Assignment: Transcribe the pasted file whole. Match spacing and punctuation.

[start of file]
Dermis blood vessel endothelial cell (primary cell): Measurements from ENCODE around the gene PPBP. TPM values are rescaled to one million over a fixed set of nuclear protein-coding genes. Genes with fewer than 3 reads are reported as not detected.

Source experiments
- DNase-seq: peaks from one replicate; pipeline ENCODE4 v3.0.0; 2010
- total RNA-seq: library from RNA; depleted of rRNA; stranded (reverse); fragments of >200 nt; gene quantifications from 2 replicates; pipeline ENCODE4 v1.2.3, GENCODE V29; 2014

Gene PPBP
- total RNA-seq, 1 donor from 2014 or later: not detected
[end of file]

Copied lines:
Dermis blood vessel endothelial cell (primary cell): Measurements from ENCODE around the gene PPBP. TPM values are rescaled to one million over a fixed set of nuclear protein-coding genes. Genes with fewer than 3 reads are reported as not detected.

Source experiments
- DNase-seq: peaks from one replicate; pipeline ENCODE4 v3.0.0; 2010
- total RNA-seq: library from RNA; depleted of rRNA; stranded (reverse); fragments of >200 nt; gene quantifications from 2 replicates; pipeline ENCODE4 v1.2.3, GENCODE V29; 2014

Gene PPBP
- total RNA-seq, 1 donor from 2014 or later: not detected